I have not supported Mitt Romney to this point, but his choice of Paul Ryan as a running mate solidifies my opposition to his candidacy. With this choice, Romney clearly demonstrates that his path to restoring America will come at the expense of those who can least afford it. As the chief author of the GOP's budget plan – Path to Prosperity, Ryan stands out as a staunch advocate for what Jim Wallis has described as “an immoral document.” This budget proposal and the principles that Ryan stand for run counter to fundamental principles of Scripture. God calls us to speak up for and defend the rights of the poor and needy, the widows and orphans. God does not call us to gut programs that help the poor while extending tax breaks to society's wealthiest members. For this reason the Republican budget plan authored by Ryan and the principles on which he formulated that document are immoral.
Unfortunately many other believers in this country will not see things this way. They have bought into a gospel that exalts wealth and success. Although not all would say it as clearly and directly as this, the fundamental American gospel holds that wealth is an indication of God's blessing and poverty an indication of God's curse. Consequently, those who have been blessed by God should be allowed to enjoy that blessing as they desire and the poor obviously just need to get right with God and get working so that they too can enjoy God's blessing. In adopting such a worldview, explicitly or implicitly, we forget or ignore the many injunctions in Scripture to care for the needs of the poor, to defend the cause of the weak and powerless. Yes, we need to do that first and foremost in our personal lives and in our churches, but we also need to advocate and strive to create governmental structures that do so as well. We will not achieve a just society simply by relying on the philanthrophy of individuals and private organizations. We need to reevaluate our understanding of the gospel message and speak out in defense of the poor, weak and marginalized.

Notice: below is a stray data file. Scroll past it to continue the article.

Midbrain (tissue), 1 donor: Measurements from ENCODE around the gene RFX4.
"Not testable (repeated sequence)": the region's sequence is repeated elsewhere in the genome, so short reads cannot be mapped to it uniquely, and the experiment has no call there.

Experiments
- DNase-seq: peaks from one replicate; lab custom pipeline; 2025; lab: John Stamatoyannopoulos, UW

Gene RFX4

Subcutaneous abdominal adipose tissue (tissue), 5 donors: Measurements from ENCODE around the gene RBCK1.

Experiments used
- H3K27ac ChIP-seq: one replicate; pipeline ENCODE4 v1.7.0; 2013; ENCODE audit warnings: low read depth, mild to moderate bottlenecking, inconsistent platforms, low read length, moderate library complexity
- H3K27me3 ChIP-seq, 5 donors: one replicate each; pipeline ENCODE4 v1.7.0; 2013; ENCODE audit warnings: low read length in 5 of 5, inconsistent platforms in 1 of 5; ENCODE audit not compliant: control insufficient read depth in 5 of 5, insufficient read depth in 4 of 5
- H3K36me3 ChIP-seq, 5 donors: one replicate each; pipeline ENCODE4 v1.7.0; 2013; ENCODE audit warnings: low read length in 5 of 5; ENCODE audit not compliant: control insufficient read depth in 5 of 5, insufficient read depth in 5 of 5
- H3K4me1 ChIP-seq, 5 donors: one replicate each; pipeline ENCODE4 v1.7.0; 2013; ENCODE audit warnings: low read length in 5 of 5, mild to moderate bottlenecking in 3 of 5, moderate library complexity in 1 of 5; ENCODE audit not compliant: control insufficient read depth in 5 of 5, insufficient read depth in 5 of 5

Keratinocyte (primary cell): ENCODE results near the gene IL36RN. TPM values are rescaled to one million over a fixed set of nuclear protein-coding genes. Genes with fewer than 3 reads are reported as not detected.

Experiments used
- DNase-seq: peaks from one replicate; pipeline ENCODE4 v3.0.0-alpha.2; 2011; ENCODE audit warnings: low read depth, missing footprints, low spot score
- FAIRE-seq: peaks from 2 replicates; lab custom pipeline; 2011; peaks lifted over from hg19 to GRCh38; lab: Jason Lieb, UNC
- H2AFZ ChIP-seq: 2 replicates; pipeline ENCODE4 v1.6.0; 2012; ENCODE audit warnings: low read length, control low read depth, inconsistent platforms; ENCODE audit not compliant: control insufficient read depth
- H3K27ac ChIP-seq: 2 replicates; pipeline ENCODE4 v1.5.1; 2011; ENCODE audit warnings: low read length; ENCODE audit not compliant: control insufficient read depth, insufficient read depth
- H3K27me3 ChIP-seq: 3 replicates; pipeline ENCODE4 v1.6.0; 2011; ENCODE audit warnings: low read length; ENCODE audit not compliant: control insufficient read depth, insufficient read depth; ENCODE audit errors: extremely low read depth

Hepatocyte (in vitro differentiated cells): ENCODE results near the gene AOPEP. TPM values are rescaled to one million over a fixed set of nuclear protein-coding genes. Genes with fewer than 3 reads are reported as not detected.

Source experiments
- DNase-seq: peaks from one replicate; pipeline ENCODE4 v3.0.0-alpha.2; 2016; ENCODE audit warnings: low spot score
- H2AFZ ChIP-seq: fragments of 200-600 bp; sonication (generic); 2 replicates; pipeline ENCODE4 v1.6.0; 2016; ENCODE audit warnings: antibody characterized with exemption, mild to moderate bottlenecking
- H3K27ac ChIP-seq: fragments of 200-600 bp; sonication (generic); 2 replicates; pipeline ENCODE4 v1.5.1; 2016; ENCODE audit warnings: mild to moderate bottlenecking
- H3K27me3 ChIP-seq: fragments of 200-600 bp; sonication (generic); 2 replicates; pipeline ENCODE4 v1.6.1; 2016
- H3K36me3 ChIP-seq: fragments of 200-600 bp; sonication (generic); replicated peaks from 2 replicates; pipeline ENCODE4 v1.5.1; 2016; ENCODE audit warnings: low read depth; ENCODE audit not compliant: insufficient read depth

I recognize quite clearly that this country needs to make some serious adjustments if we want to continue to have a healthy future. But those adjustments should not come at the cost of society's most vulnerable. We need to restrain government spending, but we can't do it primarily or exclusively on the backs of those who can least afford it. While advocating for cuts to welfare programs, Representative Ryan would expand military spending. While cutting programs to protect the environment he would extend tax cuts to the wealthy. His priorities are out of line and any progress he and Romney might achieve in reducing the deficit in this way would come at too high a cost. Yes, we need to make some hard choices as a country, but the ones offered by Romney and Ryan are not going to lead us in the right direction.
I wish I could say that President Obama offers a great alternative. Unfortunately that is not the case. The Democratic party has its own significant weaknesses. I wish there were a realistic alternative, a third party that would stand for a broad, Scripturally-sound, just society – a sort of Christian Centrist Party, although I'm hesitant to put the word Christian into the name of a party because it would be sure to be abused and misused. I am intrigued by the platform of the current Green Party candidates Stein-Honkala and may choose to throw my support behind them. But I simply cannot support a Romney-Ryan ticket that would attempt to right the American ship by reducing or eliminating support for those who most need it. To do that would be, in my mind, fundamentally unjust and immoral.